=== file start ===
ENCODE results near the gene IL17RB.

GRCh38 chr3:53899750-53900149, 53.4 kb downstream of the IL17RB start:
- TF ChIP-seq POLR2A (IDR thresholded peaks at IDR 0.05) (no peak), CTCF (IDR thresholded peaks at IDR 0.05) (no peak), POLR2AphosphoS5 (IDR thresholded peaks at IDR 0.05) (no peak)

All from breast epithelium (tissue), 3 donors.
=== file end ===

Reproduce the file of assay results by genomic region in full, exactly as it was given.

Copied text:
ENCODE results near the gene IL17RB.

GRCh38 chr3:53899750-53900149, 53.4 kb downstream of the IL17RB start:
- TF ChIP-seq POLR2A (IDR thresholded peaks at IDR 0.05) (no peak), CTCF (IDR thresholded peaks at IDR 0.05) (no peak), POLR2AphosphoS5 (IDR thresholded peaks at IDR 0.05) (no peak)

All from breast epithelium (tissue), 3 donors.